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Are Braves Considering Six-Man Rotation? B!$#@, Please!

It's all your fault, Kris. If you weren't doing so well as a starting pitcher, no one would be talking about a six-man rotation.
It's all your fault, Kris. If you weren't doing so well as a starting pitcher, no one would be talking about a six-man rotation.

Everyone in the media ... everyone ... is talking about the Atlanta Braves possibly going to a six-man rotation. <Something>, please. For maybe a minute one might consider it a good idea ... maybe, one, minute. But then one should come to their senses and realize how silly it sounds, and better yet, WHY they're even suggesting it.

The six-man rotation is being considered because the current rotation stable of Tim Hudson, Ben Sheets, Paul Maholm, Mike Minor, and rotation fill-in Kris Medlen are all pitching well enough to stay in the rotation, and Tommy Hanson seems ready to return from the disabled list. So with six good starters, what is a team to do?

I'll stop being sassy for a minute and try to break down the pros and cons of a six-man rotation. Here's what I came up with as it relates to the Braves current five plus Hanson. There may be more, but this is what I came up with.

Pros of having a six-man rotation:

  • Starters that may be experiencing dead-arm (Sheets, Hudson), or whom the team wants to limit innings (Minor, Hudson, Medlen), could benefit from extra rest and fewer overall innings.
  • Without an obvious ace on the staff, there is no risk in taking away starts from a guy every five days. All current Braves starters are middle-of-the-rotationish, so why not keep all six in starting form.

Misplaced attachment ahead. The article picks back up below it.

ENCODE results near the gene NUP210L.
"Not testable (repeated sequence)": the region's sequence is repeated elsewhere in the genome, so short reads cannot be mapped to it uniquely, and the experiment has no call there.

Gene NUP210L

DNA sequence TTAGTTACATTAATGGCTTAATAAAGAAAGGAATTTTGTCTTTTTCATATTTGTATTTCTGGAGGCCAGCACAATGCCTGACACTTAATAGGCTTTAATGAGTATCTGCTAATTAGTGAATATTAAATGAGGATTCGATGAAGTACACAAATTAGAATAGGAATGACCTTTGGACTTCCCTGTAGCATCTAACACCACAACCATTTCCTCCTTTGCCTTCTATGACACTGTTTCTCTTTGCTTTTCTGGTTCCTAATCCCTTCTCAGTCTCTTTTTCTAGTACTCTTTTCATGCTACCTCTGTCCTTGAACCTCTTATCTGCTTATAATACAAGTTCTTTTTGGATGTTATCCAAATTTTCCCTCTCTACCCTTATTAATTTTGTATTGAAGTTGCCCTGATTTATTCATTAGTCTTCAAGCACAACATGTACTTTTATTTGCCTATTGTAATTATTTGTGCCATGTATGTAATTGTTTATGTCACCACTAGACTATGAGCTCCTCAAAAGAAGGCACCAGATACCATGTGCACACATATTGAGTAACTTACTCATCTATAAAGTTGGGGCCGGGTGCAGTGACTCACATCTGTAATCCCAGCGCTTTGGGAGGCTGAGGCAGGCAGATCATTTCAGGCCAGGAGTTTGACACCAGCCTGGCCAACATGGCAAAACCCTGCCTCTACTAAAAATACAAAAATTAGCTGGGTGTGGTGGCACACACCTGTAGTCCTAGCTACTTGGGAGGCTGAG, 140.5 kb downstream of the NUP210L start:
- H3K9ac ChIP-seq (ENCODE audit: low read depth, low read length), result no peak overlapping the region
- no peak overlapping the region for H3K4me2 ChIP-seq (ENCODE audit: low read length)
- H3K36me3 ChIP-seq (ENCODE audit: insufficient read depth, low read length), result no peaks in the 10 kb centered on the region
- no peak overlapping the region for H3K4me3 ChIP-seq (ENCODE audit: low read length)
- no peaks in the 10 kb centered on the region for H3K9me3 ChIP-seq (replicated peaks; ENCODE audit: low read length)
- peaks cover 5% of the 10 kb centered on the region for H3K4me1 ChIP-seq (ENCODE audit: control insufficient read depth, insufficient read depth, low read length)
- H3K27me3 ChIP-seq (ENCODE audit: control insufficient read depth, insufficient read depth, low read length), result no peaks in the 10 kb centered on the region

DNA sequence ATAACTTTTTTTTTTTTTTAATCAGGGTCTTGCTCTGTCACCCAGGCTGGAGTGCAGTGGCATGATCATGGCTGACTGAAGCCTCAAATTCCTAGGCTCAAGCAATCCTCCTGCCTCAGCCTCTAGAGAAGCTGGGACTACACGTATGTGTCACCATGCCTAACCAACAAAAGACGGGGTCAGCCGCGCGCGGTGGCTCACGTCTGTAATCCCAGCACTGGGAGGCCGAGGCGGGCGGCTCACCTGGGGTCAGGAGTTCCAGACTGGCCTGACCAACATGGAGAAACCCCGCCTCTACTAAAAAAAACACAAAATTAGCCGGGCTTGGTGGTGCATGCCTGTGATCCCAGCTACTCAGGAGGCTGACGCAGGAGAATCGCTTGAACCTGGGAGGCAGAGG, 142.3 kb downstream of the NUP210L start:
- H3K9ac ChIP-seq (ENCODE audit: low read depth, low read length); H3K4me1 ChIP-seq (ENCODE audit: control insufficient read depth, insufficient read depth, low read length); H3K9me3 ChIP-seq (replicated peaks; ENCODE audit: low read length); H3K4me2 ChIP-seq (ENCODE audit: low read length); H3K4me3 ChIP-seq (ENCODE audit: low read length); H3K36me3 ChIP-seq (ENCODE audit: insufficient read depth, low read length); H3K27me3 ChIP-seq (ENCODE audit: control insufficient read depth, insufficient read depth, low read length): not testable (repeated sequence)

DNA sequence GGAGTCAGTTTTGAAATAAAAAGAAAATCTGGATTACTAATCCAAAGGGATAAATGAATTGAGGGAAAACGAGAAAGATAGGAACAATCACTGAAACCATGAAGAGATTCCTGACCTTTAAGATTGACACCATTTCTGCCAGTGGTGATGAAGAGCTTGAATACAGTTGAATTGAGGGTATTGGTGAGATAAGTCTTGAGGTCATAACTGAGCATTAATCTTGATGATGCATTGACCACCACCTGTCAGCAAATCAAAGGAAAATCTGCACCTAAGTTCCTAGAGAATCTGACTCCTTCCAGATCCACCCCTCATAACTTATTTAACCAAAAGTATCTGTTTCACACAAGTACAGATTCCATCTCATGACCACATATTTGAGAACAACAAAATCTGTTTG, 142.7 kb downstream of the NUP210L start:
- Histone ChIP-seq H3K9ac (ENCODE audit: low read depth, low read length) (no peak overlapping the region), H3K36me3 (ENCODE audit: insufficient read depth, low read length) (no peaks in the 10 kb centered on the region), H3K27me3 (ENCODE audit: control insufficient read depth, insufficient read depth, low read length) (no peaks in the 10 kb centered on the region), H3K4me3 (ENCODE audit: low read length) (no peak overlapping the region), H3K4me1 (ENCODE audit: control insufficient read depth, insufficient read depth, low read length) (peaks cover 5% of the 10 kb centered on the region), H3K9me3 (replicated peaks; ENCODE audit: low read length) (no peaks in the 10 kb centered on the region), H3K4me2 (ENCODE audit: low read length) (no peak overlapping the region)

• Keeping Medlen stretched out in the rotation would allow the Braves to keep him in starting form should they need to disable any of the other members of the rotation. They would then just fall back into a five-man rotation.

Cons of having a six-man rotation:

  • If starters do not go reasonably deep into games several days in a row, that could severely tax the bullpen, which would presumably be one man short.
  • It could throw off the rhythm of any pitcher used to throwing every five days, especially sinkerballers like Hudson and Maholm.
  • If a starter is not skipped on an off-day, then that would mean six days between starts for some pitchers. Starting pitchers usually don't like to sit that long, and their routine of throwing in between starts could be thrown off, and may take some time to adjust to the longer down period.
  • If a six-man staff was actually a good idea, then every team would be doing it.
  • Just because there are six guys who can start, doesn't mean six guys should be starting at the same time.
  • Seriously, the bullpen.

I may have embellished on the cons, but you have probably figured out where I stand on a six-man rotation by now. That being said the pros are decent reasons, but I believe they are far outweighed by the cons. There's a reason that some pitchers are called swing-men -- so they can go back and forth between starting and relieving. As much as all of us probably love Medlen in the rotation, and as well as he's done, his ability to move back and forth between two roles is also a valuable asset and should be fully utilized.

I'm all for considering Meds a rotation lock for next season, but this year his value to the team is best used by going to the bullpen when Hanson returns, and possibly going back to the rotation should another injury the front five occur. If the team wants to keep him stretched out, then make sure that he throws multiple innings when he appears in relief.

A six-man rotation ... seriously?

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